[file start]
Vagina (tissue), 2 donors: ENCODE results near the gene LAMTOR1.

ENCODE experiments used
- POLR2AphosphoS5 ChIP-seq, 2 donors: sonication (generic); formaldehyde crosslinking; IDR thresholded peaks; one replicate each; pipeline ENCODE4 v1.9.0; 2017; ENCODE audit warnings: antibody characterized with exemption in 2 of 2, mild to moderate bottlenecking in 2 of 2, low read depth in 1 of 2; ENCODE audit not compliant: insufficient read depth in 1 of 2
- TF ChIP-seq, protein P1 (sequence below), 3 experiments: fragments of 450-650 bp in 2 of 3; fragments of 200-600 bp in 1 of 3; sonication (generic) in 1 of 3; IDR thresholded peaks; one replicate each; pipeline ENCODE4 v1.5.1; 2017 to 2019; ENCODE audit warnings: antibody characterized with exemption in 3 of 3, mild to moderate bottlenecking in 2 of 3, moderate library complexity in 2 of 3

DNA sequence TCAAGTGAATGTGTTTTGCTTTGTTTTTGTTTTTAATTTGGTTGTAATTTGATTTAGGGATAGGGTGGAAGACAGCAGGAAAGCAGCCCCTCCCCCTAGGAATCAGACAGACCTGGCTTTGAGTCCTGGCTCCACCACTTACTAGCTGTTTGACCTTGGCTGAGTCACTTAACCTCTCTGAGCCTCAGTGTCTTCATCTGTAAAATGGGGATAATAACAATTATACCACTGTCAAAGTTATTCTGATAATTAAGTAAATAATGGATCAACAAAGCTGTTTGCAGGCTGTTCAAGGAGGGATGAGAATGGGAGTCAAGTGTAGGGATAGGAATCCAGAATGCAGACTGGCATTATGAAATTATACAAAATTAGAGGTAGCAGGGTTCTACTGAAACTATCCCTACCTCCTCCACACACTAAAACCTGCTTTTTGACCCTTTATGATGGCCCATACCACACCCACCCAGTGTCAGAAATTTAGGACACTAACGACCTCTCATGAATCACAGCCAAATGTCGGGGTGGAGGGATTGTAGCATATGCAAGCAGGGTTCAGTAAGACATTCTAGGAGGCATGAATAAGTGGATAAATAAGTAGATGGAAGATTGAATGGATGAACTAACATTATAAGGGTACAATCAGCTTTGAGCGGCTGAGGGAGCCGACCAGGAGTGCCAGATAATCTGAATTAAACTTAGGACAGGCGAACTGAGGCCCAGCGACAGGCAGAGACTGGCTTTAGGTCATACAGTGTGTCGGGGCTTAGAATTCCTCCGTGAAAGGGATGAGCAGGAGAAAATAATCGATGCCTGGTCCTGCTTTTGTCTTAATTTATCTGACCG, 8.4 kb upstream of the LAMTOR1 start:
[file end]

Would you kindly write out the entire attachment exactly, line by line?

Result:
Vagina (tissue), 2 donors: ENCODE results near the gene LAMTOR1.

ENCODE experiments used
- POLR2AphosphoS5 ChIP-seq, 2 donors: sonication (generic); formaldehyde crosslinking; IDR thresholded peaks; one replicate each; pipeline ENCODE4 v1.9.0; 2017; ENCODE audit warnings: antibody characterized with exemption in 2 of 2, mild to moderate bottlenecking in 2 of 2, low read depth in 1 of 2; ENCODE audit not compliant: insufficient read depth in 1 of 2
- TF ChIP-seq, protein P1 (sequence below), 3 experiments: fragments of 450-650 bp in 2 of 3; fragments of 200-600 bp in 1 of 3; sonication (generic) in 1 of 3; IDR thresholded peaks; one replicate each; pipeline ENCODE4 v1.5.1; 2017 to 2019; ENCODE audit warnings: antibody characterized with exemption in 3 of 3, mild to moderate bottlenecking in 2 of 3, moderate library complexity in 2 of 3

DNA sequence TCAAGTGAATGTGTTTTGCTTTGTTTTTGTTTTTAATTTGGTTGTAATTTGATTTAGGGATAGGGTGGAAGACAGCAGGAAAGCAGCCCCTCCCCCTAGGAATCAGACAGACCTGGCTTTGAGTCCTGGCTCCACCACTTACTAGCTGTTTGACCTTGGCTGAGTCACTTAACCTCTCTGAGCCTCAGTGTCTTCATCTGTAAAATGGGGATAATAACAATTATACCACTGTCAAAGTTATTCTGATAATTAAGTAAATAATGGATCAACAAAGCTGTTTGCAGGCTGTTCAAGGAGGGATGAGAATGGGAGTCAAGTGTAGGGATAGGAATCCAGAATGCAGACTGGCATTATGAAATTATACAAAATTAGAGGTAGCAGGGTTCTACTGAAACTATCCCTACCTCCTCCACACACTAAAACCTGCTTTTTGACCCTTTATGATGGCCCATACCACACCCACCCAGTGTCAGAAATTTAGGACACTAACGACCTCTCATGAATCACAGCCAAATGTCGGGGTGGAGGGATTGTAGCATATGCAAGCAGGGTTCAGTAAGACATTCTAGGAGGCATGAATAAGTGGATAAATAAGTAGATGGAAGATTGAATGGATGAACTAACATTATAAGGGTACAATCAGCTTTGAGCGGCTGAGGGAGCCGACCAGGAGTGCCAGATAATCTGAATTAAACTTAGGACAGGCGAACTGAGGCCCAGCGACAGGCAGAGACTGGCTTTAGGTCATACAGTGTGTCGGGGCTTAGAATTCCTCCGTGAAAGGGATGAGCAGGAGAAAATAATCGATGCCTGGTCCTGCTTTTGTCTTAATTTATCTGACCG, 8.4 kb upstream of the LAMTOR1 start: